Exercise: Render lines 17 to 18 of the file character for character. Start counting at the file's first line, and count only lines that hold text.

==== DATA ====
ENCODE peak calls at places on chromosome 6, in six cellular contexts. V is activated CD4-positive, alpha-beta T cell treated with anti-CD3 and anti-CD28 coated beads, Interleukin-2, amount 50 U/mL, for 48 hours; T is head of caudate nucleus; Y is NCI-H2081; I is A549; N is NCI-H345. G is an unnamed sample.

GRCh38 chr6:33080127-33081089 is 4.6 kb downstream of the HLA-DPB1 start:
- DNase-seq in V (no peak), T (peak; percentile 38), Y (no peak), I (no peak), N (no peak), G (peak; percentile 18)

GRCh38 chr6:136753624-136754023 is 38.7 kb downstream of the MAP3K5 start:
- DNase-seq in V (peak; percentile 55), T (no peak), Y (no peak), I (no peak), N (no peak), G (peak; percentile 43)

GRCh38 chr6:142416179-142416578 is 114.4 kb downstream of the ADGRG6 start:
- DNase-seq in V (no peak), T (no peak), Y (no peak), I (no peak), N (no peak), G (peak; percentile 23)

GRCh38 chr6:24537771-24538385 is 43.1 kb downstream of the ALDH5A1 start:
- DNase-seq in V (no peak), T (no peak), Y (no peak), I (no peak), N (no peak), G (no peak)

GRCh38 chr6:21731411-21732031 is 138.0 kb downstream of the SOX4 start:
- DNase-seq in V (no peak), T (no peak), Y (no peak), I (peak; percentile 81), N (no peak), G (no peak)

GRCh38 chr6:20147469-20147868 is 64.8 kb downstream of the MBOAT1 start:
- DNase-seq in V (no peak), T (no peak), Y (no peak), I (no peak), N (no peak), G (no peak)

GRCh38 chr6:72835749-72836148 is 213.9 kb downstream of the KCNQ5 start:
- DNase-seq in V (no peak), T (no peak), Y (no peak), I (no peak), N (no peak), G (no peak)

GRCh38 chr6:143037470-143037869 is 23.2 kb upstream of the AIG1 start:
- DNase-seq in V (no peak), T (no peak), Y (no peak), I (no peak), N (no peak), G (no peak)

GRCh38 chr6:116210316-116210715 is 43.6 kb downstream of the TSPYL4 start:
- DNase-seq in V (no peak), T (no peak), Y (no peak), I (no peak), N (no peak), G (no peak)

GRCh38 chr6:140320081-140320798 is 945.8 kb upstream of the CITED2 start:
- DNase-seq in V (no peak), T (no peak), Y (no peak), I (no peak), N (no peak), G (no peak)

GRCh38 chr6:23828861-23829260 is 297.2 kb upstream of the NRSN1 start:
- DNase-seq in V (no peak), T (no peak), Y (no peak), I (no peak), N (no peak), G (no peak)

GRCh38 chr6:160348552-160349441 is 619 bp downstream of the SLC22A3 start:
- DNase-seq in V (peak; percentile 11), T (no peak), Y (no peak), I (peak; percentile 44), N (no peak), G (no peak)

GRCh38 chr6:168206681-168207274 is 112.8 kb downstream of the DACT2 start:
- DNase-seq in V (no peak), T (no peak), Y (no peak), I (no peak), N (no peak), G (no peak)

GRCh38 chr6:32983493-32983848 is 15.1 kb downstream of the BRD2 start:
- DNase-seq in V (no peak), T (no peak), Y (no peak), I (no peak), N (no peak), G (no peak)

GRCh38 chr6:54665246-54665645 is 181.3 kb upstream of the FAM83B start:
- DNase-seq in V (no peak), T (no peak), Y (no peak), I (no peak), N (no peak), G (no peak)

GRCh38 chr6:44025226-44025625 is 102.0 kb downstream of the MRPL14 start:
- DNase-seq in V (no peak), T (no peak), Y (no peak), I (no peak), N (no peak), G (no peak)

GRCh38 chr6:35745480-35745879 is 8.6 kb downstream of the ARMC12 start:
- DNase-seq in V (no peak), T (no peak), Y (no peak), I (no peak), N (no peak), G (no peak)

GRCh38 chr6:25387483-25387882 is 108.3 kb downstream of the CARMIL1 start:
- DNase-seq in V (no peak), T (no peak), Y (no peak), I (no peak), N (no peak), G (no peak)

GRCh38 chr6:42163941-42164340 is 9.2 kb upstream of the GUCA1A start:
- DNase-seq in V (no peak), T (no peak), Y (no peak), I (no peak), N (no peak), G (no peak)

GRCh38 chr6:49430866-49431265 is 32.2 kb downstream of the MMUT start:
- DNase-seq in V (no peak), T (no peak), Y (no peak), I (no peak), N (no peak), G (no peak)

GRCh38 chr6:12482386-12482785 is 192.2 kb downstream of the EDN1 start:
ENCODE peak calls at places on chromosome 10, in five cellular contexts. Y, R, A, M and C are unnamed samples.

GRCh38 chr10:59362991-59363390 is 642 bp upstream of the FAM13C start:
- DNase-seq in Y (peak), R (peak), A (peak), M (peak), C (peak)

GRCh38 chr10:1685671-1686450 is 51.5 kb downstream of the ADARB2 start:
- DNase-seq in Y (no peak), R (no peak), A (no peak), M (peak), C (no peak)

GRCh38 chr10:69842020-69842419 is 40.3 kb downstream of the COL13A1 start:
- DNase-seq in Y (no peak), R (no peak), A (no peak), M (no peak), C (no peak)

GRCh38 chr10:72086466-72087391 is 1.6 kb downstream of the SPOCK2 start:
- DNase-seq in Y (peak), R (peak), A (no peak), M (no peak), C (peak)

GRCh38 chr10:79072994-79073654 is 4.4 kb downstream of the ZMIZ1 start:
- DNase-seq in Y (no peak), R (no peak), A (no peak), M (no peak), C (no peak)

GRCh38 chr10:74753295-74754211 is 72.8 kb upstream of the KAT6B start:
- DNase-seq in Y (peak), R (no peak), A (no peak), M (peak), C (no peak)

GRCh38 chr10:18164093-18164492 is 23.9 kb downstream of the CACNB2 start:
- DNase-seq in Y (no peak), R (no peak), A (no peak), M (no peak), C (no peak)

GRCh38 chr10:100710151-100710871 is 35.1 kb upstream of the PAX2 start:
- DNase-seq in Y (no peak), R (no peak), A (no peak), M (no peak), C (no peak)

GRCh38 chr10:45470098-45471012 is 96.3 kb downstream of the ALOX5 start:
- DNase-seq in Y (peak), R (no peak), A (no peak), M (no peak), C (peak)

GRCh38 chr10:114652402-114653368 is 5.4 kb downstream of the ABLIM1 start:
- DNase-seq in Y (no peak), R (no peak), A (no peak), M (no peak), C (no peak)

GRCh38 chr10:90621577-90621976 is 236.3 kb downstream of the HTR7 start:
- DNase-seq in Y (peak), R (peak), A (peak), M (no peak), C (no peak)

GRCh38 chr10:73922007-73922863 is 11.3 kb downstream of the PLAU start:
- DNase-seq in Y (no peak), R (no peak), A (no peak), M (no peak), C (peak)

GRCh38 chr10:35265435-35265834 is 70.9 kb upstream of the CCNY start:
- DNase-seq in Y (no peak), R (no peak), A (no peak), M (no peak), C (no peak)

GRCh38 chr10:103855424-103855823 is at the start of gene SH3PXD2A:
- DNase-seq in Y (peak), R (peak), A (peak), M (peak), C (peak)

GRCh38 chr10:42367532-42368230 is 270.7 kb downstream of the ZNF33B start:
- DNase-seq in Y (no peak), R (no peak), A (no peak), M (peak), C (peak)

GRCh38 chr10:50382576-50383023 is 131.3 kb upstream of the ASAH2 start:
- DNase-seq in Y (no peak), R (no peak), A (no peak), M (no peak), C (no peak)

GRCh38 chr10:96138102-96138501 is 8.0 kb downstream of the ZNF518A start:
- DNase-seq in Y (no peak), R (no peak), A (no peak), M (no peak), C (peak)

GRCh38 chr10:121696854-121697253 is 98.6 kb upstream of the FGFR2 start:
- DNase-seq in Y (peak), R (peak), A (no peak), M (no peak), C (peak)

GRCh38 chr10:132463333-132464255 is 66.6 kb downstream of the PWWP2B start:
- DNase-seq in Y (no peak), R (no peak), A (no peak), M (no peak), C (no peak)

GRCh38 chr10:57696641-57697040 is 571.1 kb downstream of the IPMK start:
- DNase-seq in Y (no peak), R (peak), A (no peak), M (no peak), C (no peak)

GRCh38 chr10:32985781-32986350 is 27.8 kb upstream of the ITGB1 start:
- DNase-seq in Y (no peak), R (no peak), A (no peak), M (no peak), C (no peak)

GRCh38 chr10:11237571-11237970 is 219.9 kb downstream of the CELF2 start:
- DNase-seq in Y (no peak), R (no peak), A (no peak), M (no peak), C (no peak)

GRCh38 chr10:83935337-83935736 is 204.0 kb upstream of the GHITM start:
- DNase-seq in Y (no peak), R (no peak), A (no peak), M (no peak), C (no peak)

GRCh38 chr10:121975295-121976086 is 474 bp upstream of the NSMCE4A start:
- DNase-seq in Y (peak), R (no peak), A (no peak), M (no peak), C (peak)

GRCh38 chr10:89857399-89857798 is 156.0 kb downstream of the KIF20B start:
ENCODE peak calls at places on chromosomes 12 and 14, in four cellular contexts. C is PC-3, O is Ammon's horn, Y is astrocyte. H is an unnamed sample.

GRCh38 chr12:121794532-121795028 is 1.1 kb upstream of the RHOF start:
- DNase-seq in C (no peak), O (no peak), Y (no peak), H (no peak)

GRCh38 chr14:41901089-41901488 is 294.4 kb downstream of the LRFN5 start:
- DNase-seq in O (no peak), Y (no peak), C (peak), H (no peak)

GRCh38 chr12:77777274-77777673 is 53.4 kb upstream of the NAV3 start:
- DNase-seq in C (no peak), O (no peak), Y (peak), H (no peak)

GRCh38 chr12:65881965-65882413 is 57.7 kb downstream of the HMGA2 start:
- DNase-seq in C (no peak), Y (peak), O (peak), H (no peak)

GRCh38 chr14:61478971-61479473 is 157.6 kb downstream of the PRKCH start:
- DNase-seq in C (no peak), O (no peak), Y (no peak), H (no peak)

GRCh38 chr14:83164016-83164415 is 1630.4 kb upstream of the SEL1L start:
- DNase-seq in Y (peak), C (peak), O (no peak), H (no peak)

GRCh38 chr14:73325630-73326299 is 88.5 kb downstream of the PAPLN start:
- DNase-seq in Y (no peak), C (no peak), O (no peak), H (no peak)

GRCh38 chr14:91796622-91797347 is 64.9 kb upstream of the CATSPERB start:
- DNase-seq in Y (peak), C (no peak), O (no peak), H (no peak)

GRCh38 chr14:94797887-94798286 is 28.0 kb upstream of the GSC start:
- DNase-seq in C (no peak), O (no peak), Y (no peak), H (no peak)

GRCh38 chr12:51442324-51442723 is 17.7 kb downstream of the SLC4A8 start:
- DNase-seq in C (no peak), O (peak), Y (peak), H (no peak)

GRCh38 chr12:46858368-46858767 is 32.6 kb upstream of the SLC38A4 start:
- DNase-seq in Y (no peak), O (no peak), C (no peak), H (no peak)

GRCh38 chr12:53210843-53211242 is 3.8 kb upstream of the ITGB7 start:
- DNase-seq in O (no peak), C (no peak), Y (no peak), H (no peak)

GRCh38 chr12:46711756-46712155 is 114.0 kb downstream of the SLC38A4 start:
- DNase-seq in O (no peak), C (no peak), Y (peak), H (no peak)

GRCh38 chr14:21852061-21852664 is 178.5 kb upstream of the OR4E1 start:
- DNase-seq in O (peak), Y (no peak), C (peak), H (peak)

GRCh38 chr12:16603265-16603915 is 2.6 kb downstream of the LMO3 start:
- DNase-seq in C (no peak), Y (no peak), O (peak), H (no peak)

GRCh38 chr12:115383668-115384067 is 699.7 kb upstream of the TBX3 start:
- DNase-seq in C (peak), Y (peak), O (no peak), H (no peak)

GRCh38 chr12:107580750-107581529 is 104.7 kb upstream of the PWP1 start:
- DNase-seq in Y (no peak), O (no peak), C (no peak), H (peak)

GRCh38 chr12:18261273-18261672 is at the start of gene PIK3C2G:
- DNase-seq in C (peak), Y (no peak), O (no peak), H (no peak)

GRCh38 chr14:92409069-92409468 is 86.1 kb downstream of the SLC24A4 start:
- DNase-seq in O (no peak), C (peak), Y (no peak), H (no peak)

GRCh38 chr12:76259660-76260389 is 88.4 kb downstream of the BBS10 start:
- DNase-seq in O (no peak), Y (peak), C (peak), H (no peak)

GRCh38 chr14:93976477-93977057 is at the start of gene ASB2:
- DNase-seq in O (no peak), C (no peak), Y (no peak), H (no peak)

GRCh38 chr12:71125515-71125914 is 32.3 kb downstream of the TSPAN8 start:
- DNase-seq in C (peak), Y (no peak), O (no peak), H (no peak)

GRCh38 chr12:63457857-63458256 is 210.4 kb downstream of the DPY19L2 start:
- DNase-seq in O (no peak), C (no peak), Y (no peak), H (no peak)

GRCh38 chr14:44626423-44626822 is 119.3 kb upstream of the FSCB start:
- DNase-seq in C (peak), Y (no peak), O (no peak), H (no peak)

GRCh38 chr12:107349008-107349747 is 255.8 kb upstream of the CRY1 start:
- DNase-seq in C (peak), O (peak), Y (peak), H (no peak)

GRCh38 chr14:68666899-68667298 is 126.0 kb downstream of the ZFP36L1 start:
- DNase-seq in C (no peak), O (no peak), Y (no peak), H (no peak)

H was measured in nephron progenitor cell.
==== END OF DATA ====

- DNase-seq in V (no peak), T (no peak), Y (no peak), I (no peak), N (no peak), G (no peak)

GRCh38 chr6:116210316-116210715 is 43.6 kb downstream of the TSPYL4 start: